While it may not be apparent to short-time visitors, Tokyo and Osaka are very different cities with very different cultures. Tokyoites are known for being reserved, serious, polite, and tend to keep to themselves. Osakans are the opposite – gregarious folks sometimes bordering on raucous. Osaka is the home of many famous Japanese comedians, and the people there are known for their sense of humor. Locals in Osaka are far more likely to start a conversation with you than people in Tokyo.
Beyond this, another curious difference exists between the two cities. In Tokyo and most other Japanese cities, people stand on the left of the escalator and pass on the right. In Osaka and the surrounding region, this pattern reverses – people stand on the right and pass on the left!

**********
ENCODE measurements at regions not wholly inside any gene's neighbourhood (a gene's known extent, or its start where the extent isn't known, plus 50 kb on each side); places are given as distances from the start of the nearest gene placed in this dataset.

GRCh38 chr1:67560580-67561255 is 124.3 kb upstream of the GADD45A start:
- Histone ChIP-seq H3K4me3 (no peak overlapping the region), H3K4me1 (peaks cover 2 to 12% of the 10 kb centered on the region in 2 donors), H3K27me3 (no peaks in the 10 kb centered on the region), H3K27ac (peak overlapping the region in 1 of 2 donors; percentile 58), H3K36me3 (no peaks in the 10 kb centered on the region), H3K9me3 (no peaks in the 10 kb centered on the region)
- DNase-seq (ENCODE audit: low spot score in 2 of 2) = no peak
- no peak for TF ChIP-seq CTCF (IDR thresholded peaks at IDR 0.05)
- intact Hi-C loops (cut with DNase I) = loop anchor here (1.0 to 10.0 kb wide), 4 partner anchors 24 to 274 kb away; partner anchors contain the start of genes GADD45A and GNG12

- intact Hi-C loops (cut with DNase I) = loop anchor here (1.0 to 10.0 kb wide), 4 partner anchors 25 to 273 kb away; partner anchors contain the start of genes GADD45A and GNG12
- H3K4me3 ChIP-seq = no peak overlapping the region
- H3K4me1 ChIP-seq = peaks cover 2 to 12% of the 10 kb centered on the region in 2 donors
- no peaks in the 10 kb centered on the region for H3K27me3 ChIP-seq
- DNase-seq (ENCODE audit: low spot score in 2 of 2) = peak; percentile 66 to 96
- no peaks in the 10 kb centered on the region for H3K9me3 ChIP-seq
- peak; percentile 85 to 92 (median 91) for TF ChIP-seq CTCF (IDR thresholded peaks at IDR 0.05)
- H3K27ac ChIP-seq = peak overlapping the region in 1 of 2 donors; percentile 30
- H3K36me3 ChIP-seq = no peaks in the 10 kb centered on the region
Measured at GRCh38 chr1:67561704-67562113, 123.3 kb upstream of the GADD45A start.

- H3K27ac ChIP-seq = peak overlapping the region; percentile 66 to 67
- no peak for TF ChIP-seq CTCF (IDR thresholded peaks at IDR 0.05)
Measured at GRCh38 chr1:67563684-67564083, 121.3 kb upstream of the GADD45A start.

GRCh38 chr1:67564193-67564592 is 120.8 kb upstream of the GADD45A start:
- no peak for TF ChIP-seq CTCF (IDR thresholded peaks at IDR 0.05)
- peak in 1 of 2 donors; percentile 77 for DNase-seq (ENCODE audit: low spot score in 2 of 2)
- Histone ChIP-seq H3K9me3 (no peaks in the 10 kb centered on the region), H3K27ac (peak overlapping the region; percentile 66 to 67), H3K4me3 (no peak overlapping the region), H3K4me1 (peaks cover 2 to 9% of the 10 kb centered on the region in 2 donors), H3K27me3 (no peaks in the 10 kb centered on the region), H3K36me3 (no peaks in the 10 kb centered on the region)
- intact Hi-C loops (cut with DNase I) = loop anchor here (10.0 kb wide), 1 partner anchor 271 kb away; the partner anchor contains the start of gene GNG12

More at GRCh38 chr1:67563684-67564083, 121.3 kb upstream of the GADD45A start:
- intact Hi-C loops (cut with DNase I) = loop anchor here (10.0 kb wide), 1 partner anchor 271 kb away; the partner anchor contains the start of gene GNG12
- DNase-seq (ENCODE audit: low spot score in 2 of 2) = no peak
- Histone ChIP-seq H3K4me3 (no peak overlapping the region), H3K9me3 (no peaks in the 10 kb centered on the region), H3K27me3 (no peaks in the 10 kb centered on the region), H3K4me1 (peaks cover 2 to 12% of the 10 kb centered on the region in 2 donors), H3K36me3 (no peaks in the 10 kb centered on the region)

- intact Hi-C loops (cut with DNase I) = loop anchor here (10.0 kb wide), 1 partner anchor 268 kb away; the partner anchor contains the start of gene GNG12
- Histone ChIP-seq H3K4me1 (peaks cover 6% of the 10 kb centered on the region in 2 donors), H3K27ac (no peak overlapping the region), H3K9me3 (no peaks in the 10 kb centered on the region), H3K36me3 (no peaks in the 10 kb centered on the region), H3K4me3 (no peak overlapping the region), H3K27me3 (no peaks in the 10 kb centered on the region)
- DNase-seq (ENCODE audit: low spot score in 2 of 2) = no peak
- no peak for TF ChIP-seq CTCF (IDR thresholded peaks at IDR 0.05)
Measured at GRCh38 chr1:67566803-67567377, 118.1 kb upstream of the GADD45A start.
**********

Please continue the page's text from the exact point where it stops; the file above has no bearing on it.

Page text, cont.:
The origin of this peculiarity traces back to the fact that samurai used to walk on the left side of the street, supposedly to be better able to draw their swords. During the Edo Period, Edo (present-day Tokyo) was the capital of the shogunate and the center of politics and was thus full of samurai and nobles. However, Osaka was always a business hub. As samurai traditionally abhorred commerce, and merchants were considered among the lowest classes in feudal Japan, there were relatively few warriors or nobles living there. Osakans naturally took to the right, and the custom stuck to this day.